The Profound Knowledge of a Rebbe, a Greek Philosopher, and a Baby

Photograph of Samuel Seid
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Photograph of Samuel Seid
Samuel Seid

Sammy Seid, is in his final year at the Ziegler School of Rabbinic Studies where he also serves as the admissions coordinator. He is the rabbinic intern and youth director at Temple Beth El of South Orange County. Sammy and his wife, Heather, a cantorial student at the Academy for Jewish Religion, are blessed with a daughter, Winnie.

posted on October 3, 2018
Torah Reading
Haftarah Reading

My wife, Heather, and I are the happy parents of a 16-month-old baby, Winnie. Each day, it seems that baby Winnie introduces a new insight to amaze us. From the big milestones, such as her first steps, to those little, sweet moments of hugs and cuddles, we feel consistently blessed by our child. Her shining personality continuously unfolds as it did just this past week when she uttered her first sentence. Winnie pointed to an object on the ground, looks up at Heather and me, and asked, “What is this?” Heather and I were floored. We were not even sure at first listen that they were intentional words—considering the possibility her babbling noises merely sounded like real words—until she repeated her sentence two more times. There it was. Our baby’s first sentence was a question. One that looked to understand her world. This question, while of a seemingly simple nature, attempted to probe the surroundings with an investigatory eye. It was a question that suggested a deep desire to learn and a profound thirst for knowledge.

It just so happens, as we learn in this week’s Torah portion, Winnie is certainly not the first person who deeply desired knowledge. In Bereshit, we read of God’s instructions to the first human that all trees of the garden of Eden are permissible to eat, “but as for the tree of knowledge (da’at) of good and bad, you must not eat of it for the day you eat of it, you shall surely die” (Genesis 2:4). Of course, this is where it all takes a turn, and we have the first instance of paradise lost. The humans eat the fruit thus gaining this mysteriously profound knowledge, this da’at, and they do so at the ultimate cost. They trade possible immortality for knowledge. Da’at is no ordinary, cursory piece of trivia. Rather this is a deeper knowing, a sort of spiritual sensitivity and astute recognition of the universe around us.

To explore further, we turn to the commentary of the Kotzger Rebbe, the early-middle 19th century Hasidic Rabbi Menachem Mendel of Kotzk, Poland. He explains the depth of this decision by the first human to eat from the tree, to seek this da’at: “Adam said to himself, ‘It would be better that deaths were imposed upon me and my offspring throughout all generations, but I will not be without knowledge (da’at) for even a brief moment of time.” Adam becomes the prototype for the long cited Socratic axiom, “The unexamined life is not worth living.” The first human was afforded the choice and opted for a life of finitude and knowledge over one of eternity and utter naivete. Ever since, humans have had this deep desire to learn, to grow, to search for this knowledge, this da'at, despite any and all instincts to ignore the pain that we might encounter when we let go of our blissful ignorance.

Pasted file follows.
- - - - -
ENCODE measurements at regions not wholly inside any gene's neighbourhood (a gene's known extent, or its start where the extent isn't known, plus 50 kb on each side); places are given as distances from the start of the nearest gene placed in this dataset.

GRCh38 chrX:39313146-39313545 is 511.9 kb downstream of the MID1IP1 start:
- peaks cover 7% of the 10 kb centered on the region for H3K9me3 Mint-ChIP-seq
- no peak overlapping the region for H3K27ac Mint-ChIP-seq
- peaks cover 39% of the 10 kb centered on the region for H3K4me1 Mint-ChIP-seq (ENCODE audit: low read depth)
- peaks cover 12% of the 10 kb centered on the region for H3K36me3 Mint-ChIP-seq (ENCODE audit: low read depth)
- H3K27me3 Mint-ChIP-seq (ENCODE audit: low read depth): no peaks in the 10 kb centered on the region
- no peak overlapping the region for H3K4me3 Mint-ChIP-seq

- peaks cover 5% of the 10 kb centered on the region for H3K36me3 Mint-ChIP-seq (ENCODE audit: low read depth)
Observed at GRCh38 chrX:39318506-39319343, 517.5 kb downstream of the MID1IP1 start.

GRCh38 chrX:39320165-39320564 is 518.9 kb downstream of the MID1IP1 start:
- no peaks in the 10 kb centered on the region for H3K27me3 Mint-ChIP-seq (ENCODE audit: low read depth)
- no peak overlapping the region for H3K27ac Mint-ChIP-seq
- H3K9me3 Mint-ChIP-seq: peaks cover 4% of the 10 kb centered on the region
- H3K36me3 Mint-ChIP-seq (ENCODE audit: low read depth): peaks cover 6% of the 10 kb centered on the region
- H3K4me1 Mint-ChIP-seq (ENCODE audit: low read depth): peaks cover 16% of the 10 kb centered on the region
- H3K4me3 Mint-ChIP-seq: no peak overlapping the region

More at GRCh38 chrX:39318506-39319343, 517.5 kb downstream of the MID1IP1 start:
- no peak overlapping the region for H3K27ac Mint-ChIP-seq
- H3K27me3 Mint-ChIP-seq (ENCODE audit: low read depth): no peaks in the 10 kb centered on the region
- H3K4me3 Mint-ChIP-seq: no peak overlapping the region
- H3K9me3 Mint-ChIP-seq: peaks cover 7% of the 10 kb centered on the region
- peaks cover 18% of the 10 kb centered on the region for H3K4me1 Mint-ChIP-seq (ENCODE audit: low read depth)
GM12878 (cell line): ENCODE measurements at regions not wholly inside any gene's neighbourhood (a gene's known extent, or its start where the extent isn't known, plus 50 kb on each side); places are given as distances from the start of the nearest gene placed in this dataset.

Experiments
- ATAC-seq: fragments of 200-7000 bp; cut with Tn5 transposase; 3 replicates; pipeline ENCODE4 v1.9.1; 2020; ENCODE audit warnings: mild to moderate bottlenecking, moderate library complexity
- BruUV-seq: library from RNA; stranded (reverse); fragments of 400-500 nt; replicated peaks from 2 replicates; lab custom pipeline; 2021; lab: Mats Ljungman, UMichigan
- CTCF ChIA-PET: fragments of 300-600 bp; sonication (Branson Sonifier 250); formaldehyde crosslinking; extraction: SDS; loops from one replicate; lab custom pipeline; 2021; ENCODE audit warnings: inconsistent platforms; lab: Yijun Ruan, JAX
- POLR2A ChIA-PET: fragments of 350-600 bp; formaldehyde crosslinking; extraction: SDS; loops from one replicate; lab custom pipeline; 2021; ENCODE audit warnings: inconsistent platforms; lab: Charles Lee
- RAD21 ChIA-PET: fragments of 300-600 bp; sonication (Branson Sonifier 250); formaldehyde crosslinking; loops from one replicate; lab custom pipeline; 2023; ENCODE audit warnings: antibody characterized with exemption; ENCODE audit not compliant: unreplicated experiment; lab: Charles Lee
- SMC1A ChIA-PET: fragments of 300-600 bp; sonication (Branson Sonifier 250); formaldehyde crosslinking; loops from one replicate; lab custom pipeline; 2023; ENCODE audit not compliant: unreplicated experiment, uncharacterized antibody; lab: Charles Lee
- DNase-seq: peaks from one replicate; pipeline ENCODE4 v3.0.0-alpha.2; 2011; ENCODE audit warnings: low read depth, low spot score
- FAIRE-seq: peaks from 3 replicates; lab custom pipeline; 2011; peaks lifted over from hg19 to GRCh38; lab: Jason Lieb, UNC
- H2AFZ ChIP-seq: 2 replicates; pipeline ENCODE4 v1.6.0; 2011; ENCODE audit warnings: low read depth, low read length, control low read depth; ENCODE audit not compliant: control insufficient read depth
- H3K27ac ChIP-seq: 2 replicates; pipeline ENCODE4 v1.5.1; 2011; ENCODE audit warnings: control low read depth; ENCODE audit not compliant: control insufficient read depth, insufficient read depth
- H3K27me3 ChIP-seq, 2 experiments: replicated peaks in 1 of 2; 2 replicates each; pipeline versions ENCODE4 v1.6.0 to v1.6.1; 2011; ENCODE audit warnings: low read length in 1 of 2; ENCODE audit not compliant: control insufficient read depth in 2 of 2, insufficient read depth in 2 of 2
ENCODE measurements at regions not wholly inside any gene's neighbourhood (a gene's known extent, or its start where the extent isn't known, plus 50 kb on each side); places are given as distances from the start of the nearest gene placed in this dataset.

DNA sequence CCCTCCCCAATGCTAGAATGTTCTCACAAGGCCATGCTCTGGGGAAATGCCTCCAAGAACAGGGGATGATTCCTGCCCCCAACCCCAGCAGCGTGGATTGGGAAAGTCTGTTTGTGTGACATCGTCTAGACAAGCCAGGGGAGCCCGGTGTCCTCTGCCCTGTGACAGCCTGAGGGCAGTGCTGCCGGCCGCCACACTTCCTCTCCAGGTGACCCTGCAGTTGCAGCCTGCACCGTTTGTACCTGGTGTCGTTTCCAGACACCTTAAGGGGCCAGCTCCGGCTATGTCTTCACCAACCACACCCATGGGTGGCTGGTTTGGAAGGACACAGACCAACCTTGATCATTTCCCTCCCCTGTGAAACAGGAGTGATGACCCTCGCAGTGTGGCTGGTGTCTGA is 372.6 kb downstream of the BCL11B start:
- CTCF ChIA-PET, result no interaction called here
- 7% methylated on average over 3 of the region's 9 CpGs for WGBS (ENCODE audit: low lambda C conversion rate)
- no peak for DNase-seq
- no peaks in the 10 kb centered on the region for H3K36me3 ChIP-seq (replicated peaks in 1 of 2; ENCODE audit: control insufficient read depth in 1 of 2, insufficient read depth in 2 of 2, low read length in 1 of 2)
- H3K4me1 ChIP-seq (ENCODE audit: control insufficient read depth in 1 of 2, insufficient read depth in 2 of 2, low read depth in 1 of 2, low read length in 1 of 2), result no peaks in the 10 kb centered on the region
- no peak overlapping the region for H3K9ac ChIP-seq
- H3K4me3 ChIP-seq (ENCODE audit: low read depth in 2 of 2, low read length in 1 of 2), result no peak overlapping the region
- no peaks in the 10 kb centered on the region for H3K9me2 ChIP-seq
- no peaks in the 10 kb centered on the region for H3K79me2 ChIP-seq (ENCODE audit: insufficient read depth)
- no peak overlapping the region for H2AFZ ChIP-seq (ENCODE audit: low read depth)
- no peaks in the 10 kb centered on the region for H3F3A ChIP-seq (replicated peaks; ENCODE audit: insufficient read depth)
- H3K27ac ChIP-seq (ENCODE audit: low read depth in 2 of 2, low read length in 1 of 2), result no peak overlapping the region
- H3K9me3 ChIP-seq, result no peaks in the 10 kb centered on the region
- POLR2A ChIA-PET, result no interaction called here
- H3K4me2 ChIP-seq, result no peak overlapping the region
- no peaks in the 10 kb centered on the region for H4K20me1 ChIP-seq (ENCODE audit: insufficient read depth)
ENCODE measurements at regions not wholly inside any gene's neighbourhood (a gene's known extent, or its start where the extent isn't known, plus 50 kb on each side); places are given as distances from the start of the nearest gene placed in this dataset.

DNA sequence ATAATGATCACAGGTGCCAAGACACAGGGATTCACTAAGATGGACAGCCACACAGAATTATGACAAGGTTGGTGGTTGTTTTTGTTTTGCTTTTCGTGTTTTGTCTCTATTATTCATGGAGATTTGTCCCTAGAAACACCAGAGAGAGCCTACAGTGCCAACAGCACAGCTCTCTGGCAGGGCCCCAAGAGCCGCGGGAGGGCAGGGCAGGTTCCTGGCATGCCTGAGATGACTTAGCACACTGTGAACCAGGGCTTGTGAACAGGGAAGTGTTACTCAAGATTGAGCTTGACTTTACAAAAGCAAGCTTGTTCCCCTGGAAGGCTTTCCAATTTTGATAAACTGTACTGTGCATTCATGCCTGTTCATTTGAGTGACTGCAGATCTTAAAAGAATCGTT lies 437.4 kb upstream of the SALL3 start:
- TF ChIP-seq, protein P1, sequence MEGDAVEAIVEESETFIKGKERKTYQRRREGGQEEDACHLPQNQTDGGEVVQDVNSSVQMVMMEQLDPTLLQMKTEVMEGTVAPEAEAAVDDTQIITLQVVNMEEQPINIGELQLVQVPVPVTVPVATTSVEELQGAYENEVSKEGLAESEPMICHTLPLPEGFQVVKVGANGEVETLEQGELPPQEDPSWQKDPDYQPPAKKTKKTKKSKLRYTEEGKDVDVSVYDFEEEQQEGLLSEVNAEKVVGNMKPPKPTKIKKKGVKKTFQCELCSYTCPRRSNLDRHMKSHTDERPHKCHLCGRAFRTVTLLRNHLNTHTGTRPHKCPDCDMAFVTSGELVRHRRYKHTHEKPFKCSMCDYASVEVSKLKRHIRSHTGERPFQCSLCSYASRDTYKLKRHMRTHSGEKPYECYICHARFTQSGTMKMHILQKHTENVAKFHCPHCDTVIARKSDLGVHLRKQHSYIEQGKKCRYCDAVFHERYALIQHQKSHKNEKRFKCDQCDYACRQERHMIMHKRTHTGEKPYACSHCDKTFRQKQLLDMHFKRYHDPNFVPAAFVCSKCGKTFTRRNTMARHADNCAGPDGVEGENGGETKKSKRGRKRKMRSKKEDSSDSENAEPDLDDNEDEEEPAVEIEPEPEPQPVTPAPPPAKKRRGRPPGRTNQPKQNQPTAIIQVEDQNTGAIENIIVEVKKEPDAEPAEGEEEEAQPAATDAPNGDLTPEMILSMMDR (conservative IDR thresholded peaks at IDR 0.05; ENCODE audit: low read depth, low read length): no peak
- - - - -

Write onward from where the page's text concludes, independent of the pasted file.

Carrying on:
Here we find ourselves, back at the beginning of the Torah. We have turned it over once again and can reexamine it. We can again ask of our shared holy text, “What is this?” as we dissect its stories and probe its teaching. We just experienced a month of potentially transformative holidays from Rosh Hashanah to Yom Kippur, from Sukkot to Shemini Atzeret and Simchat Torah. At this time of year, we are afforded the blessing to review our own lives with fresh eyes, to ask, “What is this?” as we do an accounting of our own souls and examine if we are living the lives we are meant to live. We are invited to take a deeper look at our surroundings at our community, our society, and beyond, and ask, “What is this?” What greater truth, what deeper knowledge, what da’at, must we seek to find?

We no longer have the option to avoid the challenging questions. The fruit has been eaten, and we are blessed with open eyes to explore. It is up to us to determine what questions we must ask and what knowledge we must uncover. It is my blessing for us all to learn it from the commentary of the Kutzger Rebbe, to learn it from the philosophy of Socrates, to learn it from the question of a baby, and to feel emboldened to ask, truly and honestly and with neither shame nor hesitation, “What is this?”